There's something sadly symbolic about his abandoned stockpiles now.
Yeah, compared to animal criminals, the human ones get off easy.
It doesn't take a genius animal to escape from a cage -- it's just a matter of finding a hole or crack they can wedge through. It does take a genius to create an escape route that can be used repeatedly, and to conceal it even from the supposedly smarter humans whose job it is to keep that sort of thing from happening.
Unable to resist the luscious goodies growing in the local residents' gardens, the apparently nameless ape -- whom we shall hereby christen "McQueen" -- decided to fashion himself an escape route allowing him the freedom to plunder as many vegetable plots as he damn well pleased.
"Oh, don't even look at me like that. I replant everything I eat, you judgmental ass."
But not just any old "get out, get caught, get tossed back in the slammer" escape caper would do for this marauding macaque -- McQueen wanted a permanent two-way route to freedom, so he managed to pull apart the fence at the back of his enclosure at the Olomouc Zoo in the Czech Republic, leaving a gap large enough for him to sneak through whenever he thought he wasn't being watched. And he didn't stop there: Not wanting his rhubarb raids to be spoiled by his keepers, McQueen actually had the foresight to pull a wooden board over the hole, leaving the intrepid macaque to come and go as he pleased without zoo staff being able to see how he was managing it.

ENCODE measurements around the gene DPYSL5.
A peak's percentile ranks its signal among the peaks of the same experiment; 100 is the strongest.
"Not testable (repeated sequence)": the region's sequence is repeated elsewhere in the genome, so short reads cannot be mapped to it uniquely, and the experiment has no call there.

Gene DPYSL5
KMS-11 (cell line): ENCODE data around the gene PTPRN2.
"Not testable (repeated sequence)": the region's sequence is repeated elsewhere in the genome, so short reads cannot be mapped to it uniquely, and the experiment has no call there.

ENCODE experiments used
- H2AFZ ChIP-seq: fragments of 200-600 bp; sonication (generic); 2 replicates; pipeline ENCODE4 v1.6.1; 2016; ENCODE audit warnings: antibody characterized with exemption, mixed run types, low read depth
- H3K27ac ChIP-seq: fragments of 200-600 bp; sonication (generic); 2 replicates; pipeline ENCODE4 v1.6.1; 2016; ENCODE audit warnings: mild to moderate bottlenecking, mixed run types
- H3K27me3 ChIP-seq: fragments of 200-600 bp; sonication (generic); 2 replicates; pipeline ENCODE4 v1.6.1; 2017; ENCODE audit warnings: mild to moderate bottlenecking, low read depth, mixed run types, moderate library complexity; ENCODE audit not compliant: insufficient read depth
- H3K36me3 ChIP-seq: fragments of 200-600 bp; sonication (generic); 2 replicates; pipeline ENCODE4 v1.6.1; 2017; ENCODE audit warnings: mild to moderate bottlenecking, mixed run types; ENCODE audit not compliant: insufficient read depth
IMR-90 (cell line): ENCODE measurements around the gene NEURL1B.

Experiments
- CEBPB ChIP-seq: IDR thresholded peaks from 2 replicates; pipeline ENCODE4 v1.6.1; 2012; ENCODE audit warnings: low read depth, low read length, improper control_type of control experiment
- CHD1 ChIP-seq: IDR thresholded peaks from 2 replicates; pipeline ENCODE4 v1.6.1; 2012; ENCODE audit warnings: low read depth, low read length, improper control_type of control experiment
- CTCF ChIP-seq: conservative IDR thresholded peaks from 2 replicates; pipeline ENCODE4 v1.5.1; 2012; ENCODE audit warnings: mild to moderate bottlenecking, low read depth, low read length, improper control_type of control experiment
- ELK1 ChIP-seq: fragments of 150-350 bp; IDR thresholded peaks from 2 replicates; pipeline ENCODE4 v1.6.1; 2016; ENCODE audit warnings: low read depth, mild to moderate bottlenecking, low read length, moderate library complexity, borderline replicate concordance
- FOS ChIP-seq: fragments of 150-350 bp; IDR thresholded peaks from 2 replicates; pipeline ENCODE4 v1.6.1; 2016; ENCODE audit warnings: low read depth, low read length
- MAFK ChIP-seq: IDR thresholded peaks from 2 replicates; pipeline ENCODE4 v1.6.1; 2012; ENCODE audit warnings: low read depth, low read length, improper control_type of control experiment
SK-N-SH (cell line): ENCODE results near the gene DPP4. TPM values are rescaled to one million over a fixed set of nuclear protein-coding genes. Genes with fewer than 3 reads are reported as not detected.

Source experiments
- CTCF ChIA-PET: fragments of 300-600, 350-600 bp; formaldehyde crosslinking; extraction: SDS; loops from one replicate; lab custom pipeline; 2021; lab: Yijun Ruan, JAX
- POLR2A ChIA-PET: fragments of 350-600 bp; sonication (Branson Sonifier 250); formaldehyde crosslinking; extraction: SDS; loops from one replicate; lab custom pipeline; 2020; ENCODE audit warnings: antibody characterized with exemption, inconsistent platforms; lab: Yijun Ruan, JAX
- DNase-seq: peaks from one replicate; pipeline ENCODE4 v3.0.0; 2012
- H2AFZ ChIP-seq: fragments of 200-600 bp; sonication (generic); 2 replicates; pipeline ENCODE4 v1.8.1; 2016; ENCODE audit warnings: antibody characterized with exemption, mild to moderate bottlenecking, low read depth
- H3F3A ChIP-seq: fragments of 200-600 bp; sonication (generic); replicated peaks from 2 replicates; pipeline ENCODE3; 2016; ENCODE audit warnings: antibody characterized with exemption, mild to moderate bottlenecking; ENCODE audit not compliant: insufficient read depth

Unfortunately for the locals within the vicinity of the zoo, McQueen's trips nearly always involved a visit to their backyard gardens so that he could gorge himself on their lovingly tended fruits and vegetables. Like most serial escapists, he eventually got sloppy and was once photographed in the act of chowing down on a garden full of turnips and rhubarb by local gardener Zdenek Lounovi:
"Would it kill you to plant, like, literally anything else?"
The zookeepers eventually staged a full-on stakeout and caught McQueen escaping the enclosure via his hidden exit. They later denied rumors that he had fashioned a fake monkey head from the chewed-up leaves of a rhubarb plant and used it as a decoy to fool them into thinking he was asleep in the corner.
Baer's blog can be found here.
And stop by LinkSTORM to learn how to protect yourself from those asshole seagulls.